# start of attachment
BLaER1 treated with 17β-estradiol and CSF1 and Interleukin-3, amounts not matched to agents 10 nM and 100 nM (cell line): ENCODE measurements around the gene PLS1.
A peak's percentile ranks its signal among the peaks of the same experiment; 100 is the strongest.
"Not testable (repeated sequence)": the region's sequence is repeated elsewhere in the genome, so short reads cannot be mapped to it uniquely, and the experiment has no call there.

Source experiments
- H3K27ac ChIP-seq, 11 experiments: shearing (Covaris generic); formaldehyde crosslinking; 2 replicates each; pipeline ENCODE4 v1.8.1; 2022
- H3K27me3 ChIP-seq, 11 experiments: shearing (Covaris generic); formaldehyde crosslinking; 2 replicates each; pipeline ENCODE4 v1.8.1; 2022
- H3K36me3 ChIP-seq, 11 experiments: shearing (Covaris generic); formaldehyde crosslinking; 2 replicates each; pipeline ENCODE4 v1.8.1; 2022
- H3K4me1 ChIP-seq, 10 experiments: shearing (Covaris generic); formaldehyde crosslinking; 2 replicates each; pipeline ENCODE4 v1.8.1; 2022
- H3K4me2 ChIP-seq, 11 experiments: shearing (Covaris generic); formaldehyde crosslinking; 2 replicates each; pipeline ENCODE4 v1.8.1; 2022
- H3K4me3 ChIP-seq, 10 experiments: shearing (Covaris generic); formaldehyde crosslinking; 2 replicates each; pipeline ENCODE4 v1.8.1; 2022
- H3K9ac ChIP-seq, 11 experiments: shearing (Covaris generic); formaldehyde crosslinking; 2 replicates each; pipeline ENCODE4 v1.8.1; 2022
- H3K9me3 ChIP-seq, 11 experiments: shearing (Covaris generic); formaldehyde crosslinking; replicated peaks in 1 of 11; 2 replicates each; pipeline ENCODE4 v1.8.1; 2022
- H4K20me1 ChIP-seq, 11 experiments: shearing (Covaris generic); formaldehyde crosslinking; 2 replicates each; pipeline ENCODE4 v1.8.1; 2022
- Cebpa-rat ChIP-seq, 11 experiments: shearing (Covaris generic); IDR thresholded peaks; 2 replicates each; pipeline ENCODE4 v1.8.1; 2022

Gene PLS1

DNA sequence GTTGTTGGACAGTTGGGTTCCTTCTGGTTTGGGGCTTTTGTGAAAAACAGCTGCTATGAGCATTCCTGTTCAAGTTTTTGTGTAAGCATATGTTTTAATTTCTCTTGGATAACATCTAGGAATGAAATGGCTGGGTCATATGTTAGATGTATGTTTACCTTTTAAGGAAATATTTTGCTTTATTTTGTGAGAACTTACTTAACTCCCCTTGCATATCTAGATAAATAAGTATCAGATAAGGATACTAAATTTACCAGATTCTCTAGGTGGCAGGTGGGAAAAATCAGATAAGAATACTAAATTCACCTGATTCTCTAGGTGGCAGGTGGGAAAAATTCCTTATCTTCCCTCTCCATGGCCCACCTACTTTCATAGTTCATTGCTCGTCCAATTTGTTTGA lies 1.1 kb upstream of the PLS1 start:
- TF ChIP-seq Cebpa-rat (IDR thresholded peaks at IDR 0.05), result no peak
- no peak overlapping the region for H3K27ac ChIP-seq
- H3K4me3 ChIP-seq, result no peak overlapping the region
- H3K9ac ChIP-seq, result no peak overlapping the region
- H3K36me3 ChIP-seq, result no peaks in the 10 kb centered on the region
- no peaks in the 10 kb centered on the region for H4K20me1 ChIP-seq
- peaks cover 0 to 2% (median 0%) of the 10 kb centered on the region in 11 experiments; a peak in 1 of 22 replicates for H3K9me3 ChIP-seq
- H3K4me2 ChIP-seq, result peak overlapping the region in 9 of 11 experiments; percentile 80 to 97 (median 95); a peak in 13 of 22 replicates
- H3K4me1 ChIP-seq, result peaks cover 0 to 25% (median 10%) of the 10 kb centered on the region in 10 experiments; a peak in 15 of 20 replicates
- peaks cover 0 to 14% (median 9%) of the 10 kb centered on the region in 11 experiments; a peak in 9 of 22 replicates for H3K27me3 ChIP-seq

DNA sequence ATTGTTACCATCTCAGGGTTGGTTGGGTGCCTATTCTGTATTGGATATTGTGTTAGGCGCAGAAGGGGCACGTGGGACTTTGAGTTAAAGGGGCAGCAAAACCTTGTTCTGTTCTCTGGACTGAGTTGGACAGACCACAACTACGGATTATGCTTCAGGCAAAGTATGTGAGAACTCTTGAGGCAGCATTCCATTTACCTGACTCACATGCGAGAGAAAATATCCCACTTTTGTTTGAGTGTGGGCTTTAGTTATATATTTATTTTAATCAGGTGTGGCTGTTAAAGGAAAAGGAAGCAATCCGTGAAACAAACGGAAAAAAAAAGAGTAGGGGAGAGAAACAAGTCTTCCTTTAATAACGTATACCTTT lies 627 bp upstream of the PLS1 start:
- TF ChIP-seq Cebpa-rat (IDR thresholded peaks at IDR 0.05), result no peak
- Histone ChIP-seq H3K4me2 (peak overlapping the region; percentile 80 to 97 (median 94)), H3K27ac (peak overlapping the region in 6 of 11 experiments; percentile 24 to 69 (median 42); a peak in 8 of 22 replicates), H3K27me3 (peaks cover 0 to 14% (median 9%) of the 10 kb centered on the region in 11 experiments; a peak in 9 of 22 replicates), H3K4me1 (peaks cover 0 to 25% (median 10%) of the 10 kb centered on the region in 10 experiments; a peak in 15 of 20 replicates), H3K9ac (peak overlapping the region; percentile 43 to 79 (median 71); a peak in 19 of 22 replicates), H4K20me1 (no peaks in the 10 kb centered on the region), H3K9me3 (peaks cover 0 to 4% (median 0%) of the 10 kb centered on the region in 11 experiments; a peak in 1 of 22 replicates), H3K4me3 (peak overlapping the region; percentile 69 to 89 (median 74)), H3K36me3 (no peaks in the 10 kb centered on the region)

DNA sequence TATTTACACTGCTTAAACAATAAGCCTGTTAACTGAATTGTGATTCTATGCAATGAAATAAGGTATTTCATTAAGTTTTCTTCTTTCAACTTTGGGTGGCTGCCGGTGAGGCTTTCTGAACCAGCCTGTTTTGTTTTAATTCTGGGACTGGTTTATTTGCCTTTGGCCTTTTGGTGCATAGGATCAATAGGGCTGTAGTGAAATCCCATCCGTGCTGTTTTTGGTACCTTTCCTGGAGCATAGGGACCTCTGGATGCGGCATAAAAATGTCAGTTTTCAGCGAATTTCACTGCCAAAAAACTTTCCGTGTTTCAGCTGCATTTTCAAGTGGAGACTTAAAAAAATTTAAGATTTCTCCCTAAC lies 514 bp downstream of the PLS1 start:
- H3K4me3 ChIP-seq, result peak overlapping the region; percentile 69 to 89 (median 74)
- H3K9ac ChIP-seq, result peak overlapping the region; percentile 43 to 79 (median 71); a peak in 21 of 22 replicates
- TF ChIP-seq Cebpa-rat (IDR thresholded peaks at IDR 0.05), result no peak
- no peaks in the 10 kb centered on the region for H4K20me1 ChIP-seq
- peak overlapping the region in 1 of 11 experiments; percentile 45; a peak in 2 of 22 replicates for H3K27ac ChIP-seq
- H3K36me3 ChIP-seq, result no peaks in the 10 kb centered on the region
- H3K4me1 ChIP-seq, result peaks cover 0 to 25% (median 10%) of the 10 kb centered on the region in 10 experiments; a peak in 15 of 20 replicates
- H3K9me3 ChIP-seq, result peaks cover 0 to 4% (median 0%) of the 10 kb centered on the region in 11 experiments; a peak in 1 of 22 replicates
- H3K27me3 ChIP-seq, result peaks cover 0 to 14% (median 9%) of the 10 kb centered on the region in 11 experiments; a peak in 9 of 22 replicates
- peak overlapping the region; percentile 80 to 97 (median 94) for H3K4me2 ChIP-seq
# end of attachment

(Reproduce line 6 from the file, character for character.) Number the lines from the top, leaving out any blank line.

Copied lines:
- H3K27me3 ChIP-seq, 11 experiments: shearing (Covaris generic); formaldehyde crosslinking; 2 replicates each; pipeline ENCODE4 v1.8.1; 2022